Many have seen it, some have even heard it. Monday, September 6, in the middle of the afternoon, the participatory science site Vigie-Ciel – devoted to the observation of shooting stars, in search of meteorites and impact craters – had received more than 370 testimonies reporting the entry into the atmosphere of a celestial bolide, Sunday, September 5, at 11:47 p.m. .
White, green, orange … a luminous trail was seen in Plougastel-Daoulas, Kervignac or Guilvinec, in Brittany, but also in Tollevast or Grugny, in Normandy, in Bures-sur-Yvette or Noisy-le-Grand, in Ile -de-France, in Cherré, in Le Mans, or even in South Milton and Bovington in England…
It would be a meteorite. The luminous object is in any case clearly visible on the webcam of the port and the dam of A… https://t.co/UA3jKUKOCb
A webcam located at the top of the town hall of Le Havre captured the entry into the atmosphere of the meteor at around 11:47 pm… https://t.co/jQT56BsXwb
The phenomenon has been immortalized by webcams in Arzal and Bono, in Morbihan, in Plougonvelin, Ploudalmézeau and Douarnenez, in Finistère, but also in Jullouville (in Manche) and the town hall of Le Havre or on the Port of Southampton.
@UKMeteorNetwork This clip taken from @ShipsSolent Southampton Ferry Cam looking westwards at 2247 tonight (… https://t.co/zbHd5Cx5Yl
Glow, noise, fear of a “nuclear attack”
“From top to left to bottom to right”, write in their observation report Bruno F., in Tollevast, in the English Channel, Didier L., in Porspoder, in the Finistre, Ronan D., at Le Mans, Where Alex N. in Pontivy, in Morbihan. Rosalind K., in Saint-Hellier, on Jersey Island, writing : “It was the biggest thing I have ever seen in the sky. “
In Kernouës, in Finistère, Benedict L. announces that the conditions of observations were not favorable because of a rather thick fog. He describes a “Intense light however, high magnitude, similar to a near full moon, observed on a full west axis”. Above all, it evokes a “Thump a few moments later”.
In Gloucester, in the south-west of England, near Wales, James F., an airline pilot, describes the phenomenon he observed from an airplane: “We saw him on our way back to Bristol Airport. We were about 20,000 feet [environ 6 000 mètres], above the clouds, the sky was completely illuminated, a beautiful emerald green color with an orange center. What an absolute privilege to have been able to witness this. “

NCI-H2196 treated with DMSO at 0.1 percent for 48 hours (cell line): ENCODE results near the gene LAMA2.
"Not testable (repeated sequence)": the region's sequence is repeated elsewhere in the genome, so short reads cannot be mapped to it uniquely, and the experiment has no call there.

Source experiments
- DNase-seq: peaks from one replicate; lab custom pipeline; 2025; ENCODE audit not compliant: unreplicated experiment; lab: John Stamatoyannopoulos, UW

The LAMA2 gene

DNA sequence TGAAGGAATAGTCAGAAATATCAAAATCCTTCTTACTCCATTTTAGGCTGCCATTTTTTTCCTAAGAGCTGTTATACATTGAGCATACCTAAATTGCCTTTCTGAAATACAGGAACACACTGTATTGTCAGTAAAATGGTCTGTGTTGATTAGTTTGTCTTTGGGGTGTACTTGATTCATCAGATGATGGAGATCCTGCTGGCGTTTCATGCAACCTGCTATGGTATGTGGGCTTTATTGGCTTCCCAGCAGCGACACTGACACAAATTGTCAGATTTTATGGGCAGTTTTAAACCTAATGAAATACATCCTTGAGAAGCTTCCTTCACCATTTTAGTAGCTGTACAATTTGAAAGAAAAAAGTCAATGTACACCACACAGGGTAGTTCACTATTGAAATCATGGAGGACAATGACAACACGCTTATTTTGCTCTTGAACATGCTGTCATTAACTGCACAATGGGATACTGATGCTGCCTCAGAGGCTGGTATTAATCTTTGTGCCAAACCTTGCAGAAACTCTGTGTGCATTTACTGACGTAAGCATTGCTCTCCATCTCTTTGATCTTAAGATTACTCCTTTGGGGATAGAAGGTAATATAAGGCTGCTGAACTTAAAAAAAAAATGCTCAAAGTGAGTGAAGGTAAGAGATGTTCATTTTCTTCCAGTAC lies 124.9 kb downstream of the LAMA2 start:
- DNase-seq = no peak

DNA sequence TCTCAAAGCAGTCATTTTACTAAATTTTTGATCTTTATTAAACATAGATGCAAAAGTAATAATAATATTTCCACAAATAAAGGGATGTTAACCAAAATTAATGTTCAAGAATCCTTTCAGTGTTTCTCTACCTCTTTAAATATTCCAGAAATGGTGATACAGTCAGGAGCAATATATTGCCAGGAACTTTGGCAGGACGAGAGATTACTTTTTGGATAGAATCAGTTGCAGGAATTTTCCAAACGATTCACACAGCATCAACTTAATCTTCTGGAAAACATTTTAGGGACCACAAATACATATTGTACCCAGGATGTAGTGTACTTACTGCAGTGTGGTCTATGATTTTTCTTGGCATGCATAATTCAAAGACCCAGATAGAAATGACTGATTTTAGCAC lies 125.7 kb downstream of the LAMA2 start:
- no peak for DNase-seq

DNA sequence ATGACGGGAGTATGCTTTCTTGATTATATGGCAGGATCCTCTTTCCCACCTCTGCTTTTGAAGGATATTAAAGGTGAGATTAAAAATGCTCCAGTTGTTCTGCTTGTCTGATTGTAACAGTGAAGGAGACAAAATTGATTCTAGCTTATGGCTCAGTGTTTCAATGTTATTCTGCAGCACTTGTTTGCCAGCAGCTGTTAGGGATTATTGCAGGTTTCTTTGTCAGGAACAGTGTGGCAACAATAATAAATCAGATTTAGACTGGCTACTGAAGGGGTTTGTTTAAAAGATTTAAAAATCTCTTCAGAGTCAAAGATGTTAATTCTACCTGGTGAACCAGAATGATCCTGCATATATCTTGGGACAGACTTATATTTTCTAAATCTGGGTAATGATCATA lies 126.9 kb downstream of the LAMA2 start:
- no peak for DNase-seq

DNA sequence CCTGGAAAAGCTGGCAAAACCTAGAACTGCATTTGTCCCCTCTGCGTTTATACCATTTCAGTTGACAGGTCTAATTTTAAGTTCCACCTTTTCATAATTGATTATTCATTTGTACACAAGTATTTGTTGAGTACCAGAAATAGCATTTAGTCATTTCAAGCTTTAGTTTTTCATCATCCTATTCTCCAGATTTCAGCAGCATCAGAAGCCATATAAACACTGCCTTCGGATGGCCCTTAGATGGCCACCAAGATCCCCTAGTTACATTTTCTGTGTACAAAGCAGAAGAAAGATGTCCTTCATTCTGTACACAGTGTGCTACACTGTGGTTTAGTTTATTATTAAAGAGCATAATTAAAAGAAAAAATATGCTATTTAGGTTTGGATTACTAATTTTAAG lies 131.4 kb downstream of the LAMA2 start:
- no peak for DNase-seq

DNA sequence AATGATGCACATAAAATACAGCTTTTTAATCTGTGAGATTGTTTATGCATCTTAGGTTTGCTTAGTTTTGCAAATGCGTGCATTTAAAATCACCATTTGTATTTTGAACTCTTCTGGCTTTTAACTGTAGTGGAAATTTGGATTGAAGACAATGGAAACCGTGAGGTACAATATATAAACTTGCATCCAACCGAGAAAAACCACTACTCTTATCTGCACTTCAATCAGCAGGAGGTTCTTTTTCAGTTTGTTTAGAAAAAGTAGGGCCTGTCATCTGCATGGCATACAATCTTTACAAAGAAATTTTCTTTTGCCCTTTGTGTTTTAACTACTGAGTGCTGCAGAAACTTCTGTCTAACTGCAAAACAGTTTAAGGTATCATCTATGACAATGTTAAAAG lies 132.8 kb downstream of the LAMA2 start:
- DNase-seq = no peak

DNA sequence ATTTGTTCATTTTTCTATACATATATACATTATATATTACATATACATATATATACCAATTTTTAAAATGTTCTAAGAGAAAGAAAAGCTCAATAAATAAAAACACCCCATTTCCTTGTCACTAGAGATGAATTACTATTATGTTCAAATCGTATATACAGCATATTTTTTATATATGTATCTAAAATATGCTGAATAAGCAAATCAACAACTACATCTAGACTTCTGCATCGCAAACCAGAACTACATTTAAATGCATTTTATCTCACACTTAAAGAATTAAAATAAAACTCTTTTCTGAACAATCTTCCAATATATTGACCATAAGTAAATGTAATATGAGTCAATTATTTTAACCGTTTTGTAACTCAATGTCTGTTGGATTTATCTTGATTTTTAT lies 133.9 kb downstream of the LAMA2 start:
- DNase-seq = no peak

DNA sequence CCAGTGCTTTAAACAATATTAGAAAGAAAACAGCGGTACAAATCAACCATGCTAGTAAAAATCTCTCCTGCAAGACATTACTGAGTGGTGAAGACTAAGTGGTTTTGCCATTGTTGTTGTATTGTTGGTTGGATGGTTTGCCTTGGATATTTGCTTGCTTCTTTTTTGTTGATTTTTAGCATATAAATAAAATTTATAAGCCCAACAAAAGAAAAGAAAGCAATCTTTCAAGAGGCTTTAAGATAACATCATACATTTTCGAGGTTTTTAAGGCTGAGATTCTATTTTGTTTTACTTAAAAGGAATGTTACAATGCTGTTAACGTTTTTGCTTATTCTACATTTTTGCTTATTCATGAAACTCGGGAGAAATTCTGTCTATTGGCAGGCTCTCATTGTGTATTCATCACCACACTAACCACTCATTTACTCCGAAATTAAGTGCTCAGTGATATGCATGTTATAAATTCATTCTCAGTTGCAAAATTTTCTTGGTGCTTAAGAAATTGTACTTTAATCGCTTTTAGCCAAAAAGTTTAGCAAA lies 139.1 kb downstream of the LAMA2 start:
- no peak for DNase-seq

In La Martyre, in Finistère, GL rating than “The earth shook”. Claude P., in Plogoff, said to himself “Impressed by the bright light and the very large and long illumination” and evokes “Thunder and vibrations two minutes later”. “This is the first time I’ve seen this. I even got a little scared. I even thought of a nuclear attack ”, writing Manuel L., at Cast, in Finistère.
Mysterious flash of light, followed by a big “boom”, around 11:50 pm in Finistère (#Bretagne): visible as far as Douar… https://t.co/TNE9qhjgWA
Sylvain Bouley, professor at the University of Paris-Saclay and president of the Astronomical Society of France, explains “That it is in no case an artificial object” – end of rocket or satellite – that “The car has all the characteristics of an asteroid”. “From experience, he must have measured a few tens of centimeters, not even a meter”, he specifies. “The object went very quickly and disintegrated, hence the high luminosity”, adds Brigitte Zanda, meteorologist and teacher-researcher at the Institute of Mineralogy, Materials Physics and Cosmochemistry.
Fell in the English Channel
In Kervignac, in Morbihan, Christophe D., evoked “Chelyabinsk without sound”, referring to the explosion of “Chelyabinsk superbolid”, the February 15, 2013, which measured 19 meters in diameter, weighed 13,000 tons and sped at a speed of 20 kilometers per second. “Very large objects, those that have a kilometer size, are spotted, but not those that are 20 or 30 meters, like the one in Chelyabinsk”, resumes Brigitte Zanda. She notes that objects “Metric” and “Plurimetric”, it falls regularly.
As for noise, “A supersonic boom is possible: these are phenomena regularly heard”, adds Sylvain Bouley. He confirms that we observe a few meteor falls each year in France, between two and five. “Some of them arrive during the day, others at night, and we don’t often find any fragments. “ For that of Sunday evening, its trajectory – which the Vigie-Ciel network is still in the process of optimizing – suggests that it fell in the English Channel. And that we will not find any meteorites.
Do not confuse meteor and meteorite
Because what was observed Sunday evening is a meteor (or a celestial bolide), a phenomenon commonly known under the name of shooting star. It is the luminous trace left by the entry into the earth’s atmosphere of a more or less voluminous pebble, which is called a meteoroid. The meteorite is the name given to a piece of meteoroid found on the ground.